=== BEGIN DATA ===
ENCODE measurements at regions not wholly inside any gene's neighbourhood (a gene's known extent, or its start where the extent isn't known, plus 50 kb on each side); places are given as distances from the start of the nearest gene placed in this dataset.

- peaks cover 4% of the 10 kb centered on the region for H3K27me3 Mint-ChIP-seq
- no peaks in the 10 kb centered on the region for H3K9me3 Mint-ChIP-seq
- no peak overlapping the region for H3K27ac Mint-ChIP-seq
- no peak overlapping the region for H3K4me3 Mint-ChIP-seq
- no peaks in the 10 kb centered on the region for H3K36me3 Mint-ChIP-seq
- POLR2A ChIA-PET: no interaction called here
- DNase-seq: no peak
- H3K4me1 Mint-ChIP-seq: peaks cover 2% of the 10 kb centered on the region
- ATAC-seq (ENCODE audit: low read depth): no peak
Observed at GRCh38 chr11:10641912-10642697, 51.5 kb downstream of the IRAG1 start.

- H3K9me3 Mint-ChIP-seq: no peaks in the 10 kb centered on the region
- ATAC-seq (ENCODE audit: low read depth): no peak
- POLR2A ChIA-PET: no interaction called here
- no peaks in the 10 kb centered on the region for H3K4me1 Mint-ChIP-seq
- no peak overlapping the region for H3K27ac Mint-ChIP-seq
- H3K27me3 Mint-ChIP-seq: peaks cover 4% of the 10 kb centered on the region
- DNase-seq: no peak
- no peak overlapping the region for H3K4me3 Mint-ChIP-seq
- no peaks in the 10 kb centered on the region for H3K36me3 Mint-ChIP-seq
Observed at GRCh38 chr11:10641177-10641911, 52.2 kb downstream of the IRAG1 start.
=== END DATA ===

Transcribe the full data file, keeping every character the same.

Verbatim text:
ENCODE measurements at regions not wholly inside any gene's neighbourhood (a gene's known extent, or its start where the extent isn't known, plus 50 kb on each side); places are given as distances from the start of the nearest gene placed in this dataset.

- peaks cover 4% of the 10 kb centered on the region for H3K27me3 Mint-ChIP-seq
- no peaks in the 10 kb centered on the region for H3K9me3 Mint-ChIP-seq
- no peak overlapping the region for H3K27ac Mint-ChIP-seq
- no peak overlapping the region for H3K4me3 Mint-ChIP-seq
- no peaks in the 10 kb centered on the region for H3K36me3 Mint-ChIP-seq
- POLR2A ChIA-PET: no interaction called here
- DNase-seq: no peak
- H3K4me1 Mint-ChIP-seq: peaks cover 2% of the 10 kb centered on the region
- ATAC-seq (ENCODE audit: low read depth): no peak
Observed at GRCh38 chr11:10641912-10642697, 51.5 kb downstream of the IRAG1 start.

- H3K9me3 Mint-ChIP-seq: no peaks in the 10 kb centered on the region
- ATAC-seq (ENCODE audit: low read depth): no peak
- POLR2A ChIA-PET: no interaction called here
- no peaks in the 10 kb centered on the region for H3K4me1 Mint-ChIP-seq
- no peak overlapping the region for H3K27ac Mint-ChIP-seq
- H3K27me3 Mint-ChIP-seq: peaks cover 4% of the 10 kb centered on the region
- DNase-seq: no peak
- no peak overlapping the region for H3K4me3 Mint-ChIP-seq
- no peaks in the 10 kb centered on the region for H3K36me3 Mint-ChIP-seq
Observed at GRCh38 chr11:10641177-10641911, 52.2 kb downstream of the IRAG1 start.